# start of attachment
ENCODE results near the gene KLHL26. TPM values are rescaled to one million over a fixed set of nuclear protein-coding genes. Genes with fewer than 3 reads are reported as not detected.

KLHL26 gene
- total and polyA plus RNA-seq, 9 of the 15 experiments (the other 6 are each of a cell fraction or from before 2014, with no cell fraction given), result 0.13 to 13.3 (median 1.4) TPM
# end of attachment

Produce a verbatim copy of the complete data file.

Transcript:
ENCODE results near the gene KLHL26. TPM values are rescaled to one million over a fixed set of nuclear protein-coding genes. Genes with fewer than 3 reads are reported as not detected.

KLHL26 gene
- total and polyA plus RNA-seq, 9 of the 15 experiments (the other 6 are each of a cell fraction or from before 2014, with no cell fraction given), result 0.13 to 13.3 (median 1.4) TPM